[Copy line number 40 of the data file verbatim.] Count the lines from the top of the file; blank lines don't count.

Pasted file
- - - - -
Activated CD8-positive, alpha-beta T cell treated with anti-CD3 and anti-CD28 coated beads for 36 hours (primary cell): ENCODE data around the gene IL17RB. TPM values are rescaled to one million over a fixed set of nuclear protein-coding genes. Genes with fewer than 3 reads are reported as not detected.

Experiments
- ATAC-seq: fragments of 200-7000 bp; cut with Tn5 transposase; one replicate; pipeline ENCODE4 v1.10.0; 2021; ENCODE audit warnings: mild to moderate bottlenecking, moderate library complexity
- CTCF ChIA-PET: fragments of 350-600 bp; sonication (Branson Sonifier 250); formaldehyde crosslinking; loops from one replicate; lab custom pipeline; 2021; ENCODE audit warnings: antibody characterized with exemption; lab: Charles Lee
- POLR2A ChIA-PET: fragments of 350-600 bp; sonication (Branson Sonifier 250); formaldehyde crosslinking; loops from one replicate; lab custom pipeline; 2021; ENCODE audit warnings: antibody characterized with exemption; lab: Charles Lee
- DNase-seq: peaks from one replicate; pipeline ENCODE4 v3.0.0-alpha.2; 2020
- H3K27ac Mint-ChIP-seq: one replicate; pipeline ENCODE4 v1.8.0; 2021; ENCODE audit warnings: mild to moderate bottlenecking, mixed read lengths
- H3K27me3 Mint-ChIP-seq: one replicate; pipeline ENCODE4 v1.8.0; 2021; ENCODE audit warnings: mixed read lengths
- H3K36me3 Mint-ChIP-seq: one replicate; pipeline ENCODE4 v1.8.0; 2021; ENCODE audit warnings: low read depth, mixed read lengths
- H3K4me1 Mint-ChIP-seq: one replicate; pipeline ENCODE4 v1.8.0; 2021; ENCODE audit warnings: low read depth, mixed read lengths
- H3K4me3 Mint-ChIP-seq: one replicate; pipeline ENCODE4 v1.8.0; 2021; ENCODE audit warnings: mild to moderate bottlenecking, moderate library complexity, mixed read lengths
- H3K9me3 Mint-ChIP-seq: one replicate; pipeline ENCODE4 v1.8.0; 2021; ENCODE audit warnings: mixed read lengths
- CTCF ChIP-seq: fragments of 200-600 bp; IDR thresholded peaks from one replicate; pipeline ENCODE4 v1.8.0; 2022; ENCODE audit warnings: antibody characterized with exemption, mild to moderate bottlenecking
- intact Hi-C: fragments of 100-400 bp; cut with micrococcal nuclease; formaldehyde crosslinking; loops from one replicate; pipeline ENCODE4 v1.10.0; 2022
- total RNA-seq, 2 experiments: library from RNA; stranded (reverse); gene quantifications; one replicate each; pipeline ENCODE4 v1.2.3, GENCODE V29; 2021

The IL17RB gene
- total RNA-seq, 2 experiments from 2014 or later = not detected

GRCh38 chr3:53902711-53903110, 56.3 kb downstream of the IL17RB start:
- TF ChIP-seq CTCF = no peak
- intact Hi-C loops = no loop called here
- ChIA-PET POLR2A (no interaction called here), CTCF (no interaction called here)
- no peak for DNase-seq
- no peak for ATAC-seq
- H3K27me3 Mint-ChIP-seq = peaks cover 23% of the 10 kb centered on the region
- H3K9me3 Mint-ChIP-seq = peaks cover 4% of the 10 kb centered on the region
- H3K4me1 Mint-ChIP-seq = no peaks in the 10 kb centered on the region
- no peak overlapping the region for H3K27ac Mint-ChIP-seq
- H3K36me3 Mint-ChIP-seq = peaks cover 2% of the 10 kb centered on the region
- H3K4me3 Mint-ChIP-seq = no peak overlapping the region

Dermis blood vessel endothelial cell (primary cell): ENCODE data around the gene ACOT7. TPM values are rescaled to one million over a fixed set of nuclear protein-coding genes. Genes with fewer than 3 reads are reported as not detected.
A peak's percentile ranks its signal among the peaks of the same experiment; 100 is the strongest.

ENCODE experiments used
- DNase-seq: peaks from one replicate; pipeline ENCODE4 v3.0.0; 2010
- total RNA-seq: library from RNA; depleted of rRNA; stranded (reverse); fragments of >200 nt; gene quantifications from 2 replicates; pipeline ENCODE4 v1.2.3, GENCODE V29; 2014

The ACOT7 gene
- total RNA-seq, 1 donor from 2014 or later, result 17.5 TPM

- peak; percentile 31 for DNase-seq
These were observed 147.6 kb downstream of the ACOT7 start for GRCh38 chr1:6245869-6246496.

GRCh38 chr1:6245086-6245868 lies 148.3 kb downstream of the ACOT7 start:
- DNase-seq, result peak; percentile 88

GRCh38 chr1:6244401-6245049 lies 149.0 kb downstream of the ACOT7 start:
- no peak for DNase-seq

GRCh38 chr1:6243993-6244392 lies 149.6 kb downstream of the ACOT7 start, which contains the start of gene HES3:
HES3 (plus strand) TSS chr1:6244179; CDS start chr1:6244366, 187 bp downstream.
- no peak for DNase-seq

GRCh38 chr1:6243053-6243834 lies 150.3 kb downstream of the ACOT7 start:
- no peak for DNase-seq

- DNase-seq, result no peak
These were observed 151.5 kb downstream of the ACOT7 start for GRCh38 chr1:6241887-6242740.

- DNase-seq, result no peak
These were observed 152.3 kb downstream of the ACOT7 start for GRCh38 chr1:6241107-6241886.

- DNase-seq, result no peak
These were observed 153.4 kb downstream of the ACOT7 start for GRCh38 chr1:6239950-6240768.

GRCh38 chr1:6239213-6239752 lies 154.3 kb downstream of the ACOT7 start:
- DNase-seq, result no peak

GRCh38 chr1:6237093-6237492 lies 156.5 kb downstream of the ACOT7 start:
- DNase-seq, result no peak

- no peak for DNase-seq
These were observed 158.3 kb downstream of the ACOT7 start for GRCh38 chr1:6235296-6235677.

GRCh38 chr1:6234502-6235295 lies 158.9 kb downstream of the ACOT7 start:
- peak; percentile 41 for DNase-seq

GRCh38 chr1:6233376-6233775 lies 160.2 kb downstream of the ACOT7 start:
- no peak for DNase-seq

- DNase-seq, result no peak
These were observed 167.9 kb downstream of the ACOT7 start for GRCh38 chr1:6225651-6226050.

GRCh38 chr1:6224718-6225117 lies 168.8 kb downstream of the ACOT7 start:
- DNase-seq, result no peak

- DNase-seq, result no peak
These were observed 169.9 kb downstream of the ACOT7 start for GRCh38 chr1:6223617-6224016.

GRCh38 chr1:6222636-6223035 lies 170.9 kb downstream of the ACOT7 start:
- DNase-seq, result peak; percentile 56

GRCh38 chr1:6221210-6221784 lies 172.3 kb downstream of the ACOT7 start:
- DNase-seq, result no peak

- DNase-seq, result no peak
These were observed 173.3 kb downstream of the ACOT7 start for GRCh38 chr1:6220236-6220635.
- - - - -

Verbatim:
- DNase-seq, result peak; percentile 88